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Toward a Modern Macroeconomic Model Usable for Policy Analysis

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  • Eric M. Leeper
  • Christopher A. Sims

Abstract

This paper presents a macroeconomic model that is both a completely specified dynamic general equilibrium model and a probabilistic model for time series data. We view the model as a potential competitor to existing ISLM-based models that continue to be used for actual policy analysis. Our approach is also an alternative to recent efforts to calibrate real business cycle models. In contrast to these existing models, the one we present embodies all the following important characteristics: i) It generates a complete multivariate stochastic process model for the data it aims to explain, and the full specification is used in the maximum likelihood estimation of the model; ii) It integrates modeling of nominal variables -- money stock, price level, wage level, and nominal interest rate -- with modeling real variables; iii) It contains a Keynesian investment function, breaking the tight relationship of the return on investment with the capital-output ratio; iv) It treats both monetary and fiscal policy explicitly; v) It is based on dynamic optimizing behavior of the private agents in the model. Flexible-price and sticky-price versions of the model are estimated and their fits are evaluated relative to a naive model of no-change in the variables and to an unrestricted VAR. The paper displays the model's implications for the dynamic responses to structural shocks, including policy shocks, and evaluates the relative importance of various shocks for determining economic fluctuations.

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Bibliographic Info

Paper provided by National Bureau of Economic Research, Inc in its series NBER Working Papers with number 4761.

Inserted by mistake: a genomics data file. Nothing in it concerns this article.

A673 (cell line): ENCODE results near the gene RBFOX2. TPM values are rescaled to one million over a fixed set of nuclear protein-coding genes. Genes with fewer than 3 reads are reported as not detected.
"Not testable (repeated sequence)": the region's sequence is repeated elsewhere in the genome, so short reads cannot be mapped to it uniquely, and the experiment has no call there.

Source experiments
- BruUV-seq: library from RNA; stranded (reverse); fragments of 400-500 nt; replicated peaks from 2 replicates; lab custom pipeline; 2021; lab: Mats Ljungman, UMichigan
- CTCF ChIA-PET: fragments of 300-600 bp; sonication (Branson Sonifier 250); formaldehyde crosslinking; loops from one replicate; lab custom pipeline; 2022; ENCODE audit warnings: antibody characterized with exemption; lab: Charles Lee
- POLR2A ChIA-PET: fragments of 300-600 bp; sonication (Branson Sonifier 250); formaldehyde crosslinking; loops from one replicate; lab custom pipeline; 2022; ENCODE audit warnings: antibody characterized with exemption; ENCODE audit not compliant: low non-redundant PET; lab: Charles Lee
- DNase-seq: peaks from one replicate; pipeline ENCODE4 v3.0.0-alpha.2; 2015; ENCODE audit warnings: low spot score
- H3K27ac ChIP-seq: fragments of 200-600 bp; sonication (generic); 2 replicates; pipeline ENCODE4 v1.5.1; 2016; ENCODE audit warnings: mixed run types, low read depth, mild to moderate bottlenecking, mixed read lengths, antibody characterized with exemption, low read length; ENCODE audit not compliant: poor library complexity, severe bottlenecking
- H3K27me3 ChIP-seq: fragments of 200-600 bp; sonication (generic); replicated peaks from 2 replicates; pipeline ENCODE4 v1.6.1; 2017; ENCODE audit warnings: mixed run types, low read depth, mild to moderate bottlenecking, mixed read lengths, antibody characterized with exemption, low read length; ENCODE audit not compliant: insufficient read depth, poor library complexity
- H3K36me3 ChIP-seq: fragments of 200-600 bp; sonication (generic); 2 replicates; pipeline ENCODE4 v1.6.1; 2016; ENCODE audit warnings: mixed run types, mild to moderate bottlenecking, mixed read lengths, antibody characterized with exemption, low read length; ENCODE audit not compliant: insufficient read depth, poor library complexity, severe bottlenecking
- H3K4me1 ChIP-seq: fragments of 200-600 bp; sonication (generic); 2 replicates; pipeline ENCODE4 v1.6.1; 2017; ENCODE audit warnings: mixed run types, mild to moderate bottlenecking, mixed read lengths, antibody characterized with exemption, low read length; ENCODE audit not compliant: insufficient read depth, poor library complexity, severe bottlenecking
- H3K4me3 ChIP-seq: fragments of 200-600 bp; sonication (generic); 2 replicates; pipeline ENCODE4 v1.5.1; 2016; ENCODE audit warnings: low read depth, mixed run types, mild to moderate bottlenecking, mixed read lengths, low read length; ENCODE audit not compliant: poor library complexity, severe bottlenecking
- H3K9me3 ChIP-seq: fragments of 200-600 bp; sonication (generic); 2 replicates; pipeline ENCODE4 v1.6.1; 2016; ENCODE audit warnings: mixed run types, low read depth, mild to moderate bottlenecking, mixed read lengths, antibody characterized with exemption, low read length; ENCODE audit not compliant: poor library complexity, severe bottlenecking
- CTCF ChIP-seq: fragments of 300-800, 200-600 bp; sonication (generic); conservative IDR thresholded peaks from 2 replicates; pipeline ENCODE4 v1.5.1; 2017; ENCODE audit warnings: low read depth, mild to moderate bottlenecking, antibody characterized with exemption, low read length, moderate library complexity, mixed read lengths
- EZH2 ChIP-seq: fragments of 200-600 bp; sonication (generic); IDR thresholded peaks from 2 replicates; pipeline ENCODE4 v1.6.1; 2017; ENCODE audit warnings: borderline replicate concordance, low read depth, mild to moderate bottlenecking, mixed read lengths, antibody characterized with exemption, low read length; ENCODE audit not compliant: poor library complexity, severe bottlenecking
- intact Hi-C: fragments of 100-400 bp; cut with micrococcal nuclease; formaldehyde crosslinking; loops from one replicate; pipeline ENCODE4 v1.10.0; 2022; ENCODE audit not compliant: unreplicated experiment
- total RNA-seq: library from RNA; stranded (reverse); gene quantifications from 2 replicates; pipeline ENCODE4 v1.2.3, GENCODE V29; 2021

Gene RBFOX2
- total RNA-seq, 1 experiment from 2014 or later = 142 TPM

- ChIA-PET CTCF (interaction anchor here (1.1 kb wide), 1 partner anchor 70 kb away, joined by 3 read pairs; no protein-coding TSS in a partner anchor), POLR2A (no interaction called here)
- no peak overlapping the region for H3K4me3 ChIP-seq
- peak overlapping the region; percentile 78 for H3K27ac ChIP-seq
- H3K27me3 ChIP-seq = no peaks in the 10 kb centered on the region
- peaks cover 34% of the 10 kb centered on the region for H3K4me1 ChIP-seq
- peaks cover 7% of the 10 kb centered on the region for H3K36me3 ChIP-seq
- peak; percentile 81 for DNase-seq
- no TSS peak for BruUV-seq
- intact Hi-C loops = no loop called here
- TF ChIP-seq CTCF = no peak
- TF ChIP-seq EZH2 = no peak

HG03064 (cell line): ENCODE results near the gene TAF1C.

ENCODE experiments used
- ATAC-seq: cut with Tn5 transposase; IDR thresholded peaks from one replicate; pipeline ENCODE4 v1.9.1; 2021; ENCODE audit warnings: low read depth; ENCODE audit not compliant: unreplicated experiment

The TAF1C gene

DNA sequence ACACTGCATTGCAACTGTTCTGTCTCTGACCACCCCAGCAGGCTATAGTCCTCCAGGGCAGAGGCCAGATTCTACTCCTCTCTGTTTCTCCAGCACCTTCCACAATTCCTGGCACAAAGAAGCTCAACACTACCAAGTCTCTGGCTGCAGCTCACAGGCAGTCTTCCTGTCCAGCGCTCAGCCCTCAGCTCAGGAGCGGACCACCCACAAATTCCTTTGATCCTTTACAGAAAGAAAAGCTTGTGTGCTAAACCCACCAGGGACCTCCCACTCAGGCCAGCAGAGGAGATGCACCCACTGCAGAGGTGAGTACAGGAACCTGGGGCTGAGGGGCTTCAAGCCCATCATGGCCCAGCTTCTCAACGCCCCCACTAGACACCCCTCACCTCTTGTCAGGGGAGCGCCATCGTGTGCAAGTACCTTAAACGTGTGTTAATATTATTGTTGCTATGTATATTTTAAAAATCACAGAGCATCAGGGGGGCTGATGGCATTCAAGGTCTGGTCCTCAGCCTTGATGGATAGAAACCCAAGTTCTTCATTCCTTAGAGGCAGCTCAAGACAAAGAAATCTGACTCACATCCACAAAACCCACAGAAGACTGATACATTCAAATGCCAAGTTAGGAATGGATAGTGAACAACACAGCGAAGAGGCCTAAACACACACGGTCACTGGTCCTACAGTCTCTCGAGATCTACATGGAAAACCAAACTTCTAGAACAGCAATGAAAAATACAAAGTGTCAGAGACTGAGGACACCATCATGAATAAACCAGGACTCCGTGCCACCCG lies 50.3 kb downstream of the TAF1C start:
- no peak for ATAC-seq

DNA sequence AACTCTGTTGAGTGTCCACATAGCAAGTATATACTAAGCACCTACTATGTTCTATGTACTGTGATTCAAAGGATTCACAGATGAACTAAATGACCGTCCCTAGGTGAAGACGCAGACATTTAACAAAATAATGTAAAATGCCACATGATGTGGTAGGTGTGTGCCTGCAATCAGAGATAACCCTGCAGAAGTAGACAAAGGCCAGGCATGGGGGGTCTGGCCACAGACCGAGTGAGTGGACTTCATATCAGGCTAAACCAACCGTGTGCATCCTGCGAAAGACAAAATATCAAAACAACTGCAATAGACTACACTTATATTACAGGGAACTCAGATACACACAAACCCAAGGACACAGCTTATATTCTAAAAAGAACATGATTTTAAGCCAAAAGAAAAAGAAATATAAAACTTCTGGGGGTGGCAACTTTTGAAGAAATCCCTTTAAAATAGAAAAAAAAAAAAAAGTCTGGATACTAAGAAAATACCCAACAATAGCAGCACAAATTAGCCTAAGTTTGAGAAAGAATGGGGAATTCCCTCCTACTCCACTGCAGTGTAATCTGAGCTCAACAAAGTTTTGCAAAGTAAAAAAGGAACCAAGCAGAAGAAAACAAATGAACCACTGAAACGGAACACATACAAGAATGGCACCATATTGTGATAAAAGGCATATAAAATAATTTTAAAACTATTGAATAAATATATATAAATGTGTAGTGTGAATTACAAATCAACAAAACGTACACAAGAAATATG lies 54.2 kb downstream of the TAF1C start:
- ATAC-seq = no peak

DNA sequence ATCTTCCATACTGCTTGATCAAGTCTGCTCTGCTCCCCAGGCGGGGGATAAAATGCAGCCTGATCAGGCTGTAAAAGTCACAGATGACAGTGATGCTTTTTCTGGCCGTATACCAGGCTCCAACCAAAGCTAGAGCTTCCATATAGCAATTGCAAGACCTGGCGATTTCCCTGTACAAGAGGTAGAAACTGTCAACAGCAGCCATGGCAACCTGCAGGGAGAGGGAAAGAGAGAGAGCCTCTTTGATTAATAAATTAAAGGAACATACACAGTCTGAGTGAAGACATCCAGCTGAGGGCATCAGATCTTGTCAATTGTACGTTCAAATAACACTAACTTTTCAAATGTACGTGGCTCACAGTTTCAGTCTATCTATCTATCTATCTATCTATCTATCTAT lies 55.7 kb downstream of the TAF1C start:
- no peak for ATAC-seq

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Date of creation: Jun 1994
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Publication status: published as Fischer, S. and J. Rotemberg (eds.) NBER Macroeconomics Annual 1994. Cambridge: MIT Press, 1994.
Handle: RePEc:nbr:nberwo:4761

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  1. Mark W. Watson, 1991. "Measures of Fit for Calibrated Models," NBER Technical Working Papers 0102, National Bureau of Economic Research, Inc.
  2. N. Gregory Mankiw, 1987. "Recent Developments in Macroeconomics: A Very Quick Refresher Course," NBER Working Papers 2474, National Bureau of Economic Research, Inc.
  3. Cooley, Thomas F & LeRoy, Stephen F & Raymon, Neil, 1984. "Econometric Policy Evaluation: Note," American Economic Review, American Economic Association, vol. 74(3), pages 467-70, June.
  4. Robert G. King, 1993. "Will the New Keynesian Macroeconomics Resurrect the IS-LM Model?," Journal of Economic Perspectives, American Economic Association, vol. 7(1), pages 67-82, Winter.
  5. Taylor, John B, 1979. "Staggered Wage Setting in a Macro Model," American Economic Review, American Economic Association, vol. 69(2), pages 108-13, May.
  6. Leeper, Eric M., 1991. "Equilibria under 'active' and 'passive' monetary and fiscal policies," Journal of Monetary Economics, Elsevier, vol. 27(1), pages 129-147, February.
  7. Christopher A. Sims & Harald Uhlig, 1988. "Understanding unit rooters: a helicopter tour," Discussion Paper / Institute for Empirical Macroeconomics 4, Federal Reserve Bank of Minneapolis.
  8. Altug, Sumru, 1989. "Time-to-Build and Aggregate Fluctuations: Some New Evidence," International Economic Review, Department of Economics, University of Pennsylvania and Osaka University Institute of Social and Economic Research Association, vol. 30(4), pages 889-920, November.
  9. Christopher A. Sims, 1982. "Policy Analysis with Econometric Models," Brookings Papers on Economic Activity, Economic Studies Program, The Brookings Institution, vol. 13(1), pages 107-164.
  10. Evan F. Koenig, 1993. "Rethinking the IS in IS-LM: adapting Keynesian tools to non-Keynesian economies Part 2," Economic and Financial Policy Review, Federal Reserve Bank of Dallas, issue Dec, pages 17-35.
  11. Kydland, Finn E & Prescott, Edward C, 1982. "Time to Build and Aggregate Fluctuations," Econometrica, Econometric Society, vol. 50(6), pages 1345-70, November.
  12. Lucas, Robert Jr, 1976. "Econometric policy evaluation: A critique," Carnegie-Rochester Conference Series on Public Policy, Elsevier, vol. 1(1), pages 19-46, January.
  13. Ellen McGrattan & Richard Rogerson & Randall Wright, 1993. "Household production and taxation in the stochastic growth model," Staff Report 166, Federal Reserve Bank of Minneapolis.
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